In acute coronary syndrome (ACS) patients, including those at high risk, antithrombotic therapy is key in the prevention of primary and recurrent atherothrombotic events, and also in the prevention of ischemic complications. In fact, the development of antiplatelet and antithrombotic medications and invasive vascular procedures have decreased the rates of mortality and subsequent cardiac events in ACS patients; yet patients experience recurrent clinical thrombotic events at a rate approaching 10% in the following year.
Utilizing an audience interactive format, this case-based activity will provide an opportunity for expert faculty dialogue/commentary, and will address the clinical implications of current guidelines for use of anticoagulant therapy in ACS patients, the role of thrombin in normal hemostasis and pathologic thrombosis, the relationship between bleeding and outcomes in ACS, and efficacy and safety data from recent and ongoing trials of novel anticoagulant therapies being studied in ACS patients.
Interventional cardiologists and other interested clinicians involved in the care and management of patients with ACS.
At the end of this online enduring material, participants should be able to:
- Demonstrate an awareness of the most recent guideline recommendations for the use of anticoagulant therapy in ACS patients
- Describe the role of thrombin in normal hemostasis and pathologic thrombosis and recognize how its inhibition can be achieved either directly or through inhibition of factor Xa
- Recognize the differences in bleeding definitions used in research trials of anticoagulants and the relationship between bleeding and outcomes in ACS so that bleeding-risk assessment can be incorporated into the therapeutic decision-making process for every patient
- Compare the efficacy and safety data from recent and ongoing trials of novel anticoagulant therapies being studied in ACS patients and recognize how they may overcome some of the limitations of the current standard of care
Deepak L. Bhatt, MD, MPH, FACC, FAHA, FSCAI, FESC
Professor of Medicine, Harvard Medical School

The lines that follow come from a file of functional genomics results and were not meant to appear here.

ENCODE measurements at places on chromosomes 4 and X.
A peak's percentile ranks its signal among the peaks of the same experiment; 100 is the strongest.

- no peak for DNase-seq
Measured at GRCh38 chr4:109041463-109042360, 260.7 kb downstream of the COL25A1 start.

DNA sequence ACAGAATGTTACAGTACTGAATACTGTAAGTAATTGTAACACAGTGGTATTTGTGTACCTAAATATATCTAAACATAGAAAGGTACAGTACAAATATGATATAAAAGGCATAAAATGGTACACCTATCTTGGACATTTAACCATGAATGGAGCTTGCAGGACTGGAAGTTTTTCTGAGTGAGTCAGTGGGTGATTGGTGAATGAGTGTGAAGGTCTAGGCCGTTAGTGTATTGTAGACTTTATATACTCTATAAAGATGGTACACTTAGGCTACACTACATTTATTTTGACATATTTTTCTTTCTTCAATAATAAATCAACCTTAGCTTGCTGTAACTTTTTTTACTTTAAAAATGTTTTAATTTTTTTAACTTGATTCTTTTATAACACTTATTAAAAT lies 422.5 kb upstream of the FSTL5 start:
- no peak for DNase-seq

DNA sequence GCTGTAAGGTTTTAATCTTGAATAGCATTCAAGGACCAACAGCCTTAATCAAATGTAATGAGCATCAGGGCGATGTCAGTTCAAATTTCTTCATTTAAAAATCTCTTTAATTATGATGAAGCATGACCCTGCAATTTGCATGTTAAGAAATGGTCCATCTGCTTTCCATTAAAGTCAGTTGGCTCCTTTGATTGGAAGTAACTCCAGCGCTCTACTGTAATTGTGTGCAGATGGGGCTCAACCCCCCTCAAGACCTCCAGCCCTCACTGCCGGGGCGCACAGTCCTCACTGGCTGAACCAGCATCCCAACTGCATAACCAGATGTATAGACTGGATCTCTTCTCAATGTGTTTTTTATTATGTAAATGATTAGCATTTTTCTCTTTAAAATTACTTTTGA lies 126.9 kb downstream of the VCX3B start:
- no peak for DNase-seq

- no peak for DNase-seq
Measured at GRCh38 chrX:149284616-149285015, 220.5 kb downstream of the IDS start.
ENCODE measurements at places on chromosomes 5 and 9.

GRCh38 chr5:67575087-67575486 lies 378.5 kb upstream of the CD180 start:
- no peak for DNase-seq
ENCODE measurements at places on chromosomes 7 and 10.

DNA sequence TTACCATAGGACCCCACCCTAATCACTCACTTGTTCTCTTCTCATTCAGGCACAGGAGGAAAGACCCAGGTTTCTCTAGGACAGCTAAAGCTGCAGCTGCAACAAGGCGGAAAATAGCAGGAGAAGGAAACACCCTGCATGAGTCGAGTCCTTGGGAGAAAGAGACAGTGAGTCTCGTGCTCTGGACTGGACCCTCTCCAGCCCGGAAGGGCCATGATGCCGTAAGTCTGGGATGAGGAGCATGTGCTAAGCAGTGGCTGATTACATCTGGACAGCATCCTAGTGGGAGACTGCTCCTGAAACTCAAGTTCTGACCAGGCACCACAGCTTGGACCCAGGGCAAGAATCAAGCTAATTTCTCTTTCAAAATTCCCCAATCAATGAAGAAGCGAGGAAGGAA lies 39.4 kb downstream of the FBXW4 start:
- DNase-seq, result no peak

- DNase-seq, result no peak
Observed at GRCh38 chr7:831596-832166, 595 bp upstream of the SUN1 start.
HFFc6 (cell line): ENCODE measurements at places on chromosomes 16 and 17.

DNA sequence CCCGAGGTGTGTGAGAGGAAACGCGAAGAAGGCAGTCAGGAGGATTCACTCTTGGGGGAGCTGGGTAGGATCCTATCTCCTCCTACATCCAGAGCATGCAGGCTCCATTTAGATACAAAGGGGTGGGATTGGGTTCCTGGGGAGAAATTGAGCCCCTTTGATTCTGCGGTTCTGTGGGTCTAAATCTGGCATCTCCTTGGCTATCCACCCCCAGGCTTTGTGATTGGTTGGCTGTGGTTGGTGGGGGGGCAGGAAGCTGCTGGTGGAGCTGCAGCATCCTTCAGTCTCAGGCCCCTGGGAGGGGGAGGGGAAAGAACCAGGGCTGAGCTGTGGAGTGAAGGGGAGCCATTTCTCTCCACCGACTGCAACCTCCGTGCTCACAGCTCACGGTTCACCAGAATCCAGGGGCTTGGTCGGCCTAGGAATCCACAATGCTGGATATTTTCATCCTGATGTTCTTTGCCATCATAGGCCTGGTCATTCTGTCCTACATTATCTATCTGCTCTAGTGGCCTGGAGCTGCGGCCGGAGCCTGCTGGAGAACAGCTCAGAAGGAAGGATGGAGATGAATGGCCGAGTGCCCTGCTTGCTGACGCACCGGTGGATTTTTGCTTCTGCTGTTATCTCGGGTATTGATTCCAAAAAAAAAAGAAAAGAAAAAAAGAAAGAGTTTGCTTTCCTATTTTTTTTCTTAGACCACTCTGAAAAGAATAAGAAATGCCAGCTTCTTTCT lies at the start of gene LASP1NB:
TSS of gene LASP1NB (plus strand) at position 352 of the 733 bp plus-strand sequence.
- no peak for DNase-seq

Chief of Cardiology, VA Boston Healthcare System
Director, Integrated Interventional Cardiovascular Program,
Brigham and Women's Hospital & VA Boston Healthcare System
Senior Investigator, TIMI Study Group
Roxana Mehran, MD, FACC, FACP, FCCP, FESC, FAHA, FSCAI
Professor of Medicine and Health Policy
Director of Interventional Cardiovascular Research and Clinical Trials
Zena and Michael A. Weiner Cardiovascular Institute
Mount Sinai School of Medicine
New York, NY
Professor Philippe Gabriel Steg
Hôpital Bichat, Assistance Publique - Hôpitaux de Paris
John T. Fox, MD, FACC, FSCAI
Director, Cardiac Catheterization Lab
and Interventional Cardiology
Beth Israel Medical Center
Assistant Professor of Medicine
Albert Einstein College of Medicine
New York, NY
This activity is jointly sponsored by Beth Israel Medical Center & St. Luke’s and Roosevelt Hospitals, and Health Education Alliance, Inc.
This activity is supported by an educational grant from sanofi-aventis U.S. Inc., a SANOFI COMPANY.
For full program information, please click on “BEGIN” button and follow the next click-through to reach this program site. Once you get to the “CME Access” site description page, you will review program information, program content, take the test and receive credit.
If you have any questions relating to the accreditation or your certificate for this activity, please contact the program sponsors.
WINDOWS PC SYSTEM REQUIREMENTS:
266-MHz Pentium II; Windows 98 or higher; 64 MB RAM; 800 x 600 screen resolution
set for “High Color (16-Bit)”; Macromedia Flash Player 6 or higher.
MACINTOSH® SYSTEM REQUIREMENTS:
Power Mac g3 at 300 MHz; System 8.5 or higher (excluding Mac OSX); 96 MB RAM; 20
MB minimum hard disk space available; 800 x 600 screen resolution set to “Thousands
of Colors”; Macromedia Flash Player 6 or higher.